April 2, 2010

Bill O’Reilly: Hero*

Means v. Ends.

Bill O’Reilly can’t buy his way into hero-hood (but I don’t want him to stop trying)

Can we, walk-the-talk-wise, have our cake and eat it too?

Bill O’Reilly is stepping in and paying all court costs for a fallen Marine, costs incurred when the father sued the going-to-hell Westboro Baptist Church for protesting the soldier’s funeral.

“I will pay Mr. Snyder’s obligation. I am not going to let this injustice stand.”

Comments via my Facebook friends include:

“I can’t believe I’m about to say this, but Bill O’Reilly: class act.”

Wow. That’s pretty great. (I love it when people surprise me.)

As much as I am agitated by his ignorance, this is a noble act on his part!

Woah. I hate to say it but good for you O’reilly.

Still can’t believe it, but kudos to him. That whole situation was a terrible mess, and this finally gives it a happy ending.

I can’t believe it either… Good job Bill-O.

But my reaction to my FB friends didn’t jive, exactly.

I love this: exactly what big companies do. Make their money off the backs of others, doing bad work…then give .0001 percent of it away, everyone applauds. I know many rich ex-entrepreneur sell-outs who do same thing.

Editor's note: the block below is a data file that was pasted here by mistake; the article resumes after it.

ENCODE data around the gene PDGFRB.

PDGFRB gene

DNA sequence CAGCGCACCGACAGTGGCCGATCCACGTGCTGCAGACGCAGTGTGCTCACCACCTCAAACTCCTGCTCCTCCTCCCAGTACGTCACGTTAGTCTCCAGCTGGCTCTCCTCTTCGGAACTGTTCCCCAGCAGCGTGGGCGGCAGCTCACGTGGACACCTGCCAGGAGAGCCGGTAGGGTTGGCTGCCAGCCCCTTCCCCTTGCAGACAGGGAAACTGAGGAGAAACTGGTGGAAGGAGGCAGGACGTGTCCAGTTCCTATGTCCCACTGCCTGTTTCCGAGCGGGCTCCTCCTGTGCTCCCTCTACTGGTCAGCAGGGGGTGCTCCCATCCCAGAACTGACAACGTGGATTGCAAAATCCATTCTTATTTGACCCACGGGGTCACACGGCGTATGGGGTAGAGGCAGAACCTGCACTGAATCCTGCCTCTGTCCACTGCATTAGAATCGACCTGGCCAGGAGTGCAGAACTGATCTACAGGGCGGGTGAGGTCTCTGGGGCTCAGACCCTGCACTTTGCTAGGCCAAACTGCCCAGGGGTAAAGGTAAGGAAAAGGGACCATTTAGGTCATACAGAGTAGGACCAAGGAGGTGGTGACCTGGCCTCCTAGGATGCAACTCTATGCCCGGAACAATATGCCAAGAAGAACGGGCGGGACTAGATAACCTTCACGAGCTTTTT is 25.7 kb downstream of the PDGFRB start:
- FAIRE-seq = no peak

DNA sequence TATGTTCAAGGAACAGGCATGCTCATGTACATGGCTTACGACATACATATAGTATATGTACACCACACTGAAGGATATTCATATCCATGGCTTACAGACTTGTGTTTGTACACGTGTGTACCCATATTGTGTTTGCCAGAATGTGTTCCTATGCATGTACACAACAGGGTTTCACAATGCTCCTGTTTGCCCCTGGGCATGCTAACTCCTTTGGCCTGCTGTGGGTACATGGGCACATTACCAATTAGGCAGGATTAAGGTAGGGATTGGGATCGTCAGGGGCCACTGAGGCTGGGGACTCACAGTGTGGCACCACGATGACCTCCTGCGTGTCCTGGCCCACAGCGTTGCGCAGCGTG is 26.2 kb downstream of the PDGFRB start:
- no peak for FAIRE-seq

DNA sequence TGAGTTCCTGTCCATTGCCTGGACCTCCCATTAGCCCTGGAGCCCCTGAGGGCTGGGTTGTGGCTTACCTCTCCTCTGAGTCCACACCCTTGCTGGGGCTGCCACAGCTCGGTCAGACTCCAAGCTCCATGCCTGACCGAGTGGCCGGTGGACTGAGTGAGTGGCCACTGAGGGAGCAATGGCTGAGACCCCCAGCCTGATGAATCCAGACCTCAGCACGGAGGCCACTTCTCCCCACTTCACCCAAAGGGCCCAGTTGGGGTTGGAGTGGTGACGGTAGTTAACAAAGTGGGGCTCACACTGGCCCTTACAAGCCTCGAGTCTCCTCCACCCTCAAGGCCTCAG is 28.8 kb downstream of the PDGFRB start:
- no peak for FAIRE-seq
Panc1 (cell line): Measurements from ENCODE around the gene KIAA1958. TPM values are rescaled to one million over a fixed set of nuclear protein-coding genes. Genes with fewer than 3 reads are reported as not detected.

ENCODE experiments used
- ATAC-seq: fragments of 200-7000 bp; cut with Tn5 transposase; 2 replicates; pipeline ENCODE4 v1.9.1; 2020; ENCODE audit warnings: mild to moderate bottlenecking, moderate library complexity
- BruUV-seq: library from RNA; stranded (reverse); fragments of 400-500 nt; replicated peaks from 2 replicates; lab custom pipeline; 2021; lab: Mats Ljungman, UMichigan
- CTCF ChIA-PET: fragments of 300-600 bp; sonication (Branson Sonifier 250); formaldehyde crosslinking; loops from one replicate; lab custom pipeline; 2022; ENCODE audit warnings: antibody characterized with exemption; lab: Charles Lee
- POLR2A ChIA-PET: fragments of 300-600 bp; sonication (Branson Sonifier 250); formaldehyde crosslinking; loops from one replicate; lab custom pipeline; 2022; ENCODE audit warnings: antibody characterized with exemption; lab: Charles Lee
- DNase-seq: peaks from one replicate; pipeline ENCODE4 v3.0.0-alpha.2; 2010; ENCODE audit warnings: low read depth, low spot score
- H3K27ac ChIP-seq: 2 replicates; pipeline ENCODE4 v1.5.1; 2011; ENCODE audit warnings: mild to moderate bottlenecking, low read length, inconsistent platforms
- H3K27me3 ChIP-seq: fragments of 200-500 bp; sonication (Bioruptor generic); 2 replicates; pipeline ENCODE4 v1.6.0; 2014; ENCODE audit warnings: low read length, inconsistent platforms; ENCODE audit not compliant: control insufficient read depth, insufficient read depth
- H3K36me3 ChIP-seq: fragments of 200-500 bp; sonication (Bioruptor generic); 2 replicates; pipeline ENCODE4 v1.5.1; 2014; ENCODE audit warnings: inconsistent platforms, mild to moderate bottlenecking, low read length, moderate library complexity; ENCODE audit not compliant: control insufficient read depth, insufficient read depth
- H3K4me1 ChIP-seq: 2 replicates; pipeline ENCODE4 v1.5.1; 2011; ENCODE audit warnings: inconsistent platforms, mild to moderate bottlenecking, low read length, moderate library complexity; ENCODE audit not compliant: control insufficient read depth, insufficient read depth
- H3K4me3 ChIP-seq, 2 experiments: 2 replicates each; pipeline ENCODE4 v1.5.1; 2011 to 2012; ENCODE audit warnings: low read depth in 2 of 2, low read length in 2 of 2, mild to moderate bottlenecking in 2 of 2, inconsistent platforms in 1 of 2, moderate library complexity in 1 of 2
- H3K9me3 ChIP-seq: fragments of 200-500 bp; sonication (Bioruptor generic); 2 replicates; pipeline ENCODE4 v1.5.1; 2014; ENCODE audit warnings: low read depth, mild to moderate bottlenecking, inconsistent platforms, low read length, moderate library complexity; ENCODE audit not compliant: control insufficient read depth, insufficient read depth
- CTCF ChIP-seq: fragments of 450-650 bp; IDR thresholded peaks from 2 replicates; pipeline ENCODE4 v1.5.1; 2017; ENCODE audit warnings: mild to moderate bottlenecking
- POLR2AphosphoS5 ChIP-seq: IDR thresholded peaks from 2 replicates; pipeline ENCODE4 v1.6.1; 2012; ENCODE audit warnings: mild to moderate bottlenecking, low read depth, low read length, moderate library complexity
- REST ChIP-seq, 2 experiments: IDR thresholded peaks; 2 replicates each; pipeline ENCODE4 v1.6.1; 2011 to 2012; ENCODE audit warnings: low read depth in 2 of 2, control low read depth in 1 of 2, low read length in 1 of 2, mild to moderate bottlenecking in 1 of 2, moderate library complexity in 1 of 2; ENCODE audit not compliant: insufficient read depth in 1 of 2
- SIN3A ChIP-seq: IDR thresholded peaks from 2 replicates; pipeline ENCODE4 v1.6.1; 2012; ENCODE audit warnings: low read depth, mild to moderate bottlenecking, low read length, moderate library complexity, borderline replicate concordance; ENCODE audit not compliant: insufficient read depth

At least one another friend chimed in along a similar vein:

about as classy as a publicity stunt can be.

It reminds me of a friend who, while a sweet and genius guy, recently got a ton of love for (dramatically) quitting the multi-kajillion-dollar company he helped found because, he said, his clients weren’t clients he could believe in.

He was sick of pimping companies that were, fundamentally, far more bad for the world than anything else. And yet he’d made his fame, and his money, pimping them for years. So is he a hero for having a belated Jerry Maguire moment after a half-lifetime of selling his soul out to the Man for a big fat paycheck, nice house, travel, cars?

Not in my book. In my book, the ladies and gents I look up to are human beings who struggled, and celebrated, a path of integrity. Take Gandhi, who gave up everything but what is most important: his balls (or guts, or soul, if you prefer!).

Too many Americans see this as the smart path: start a company, sell out, make millions, then do good work. Our generation can do better. Can we, walk-the-talk-wise, have our cake and eat it too?

The means become the ends.

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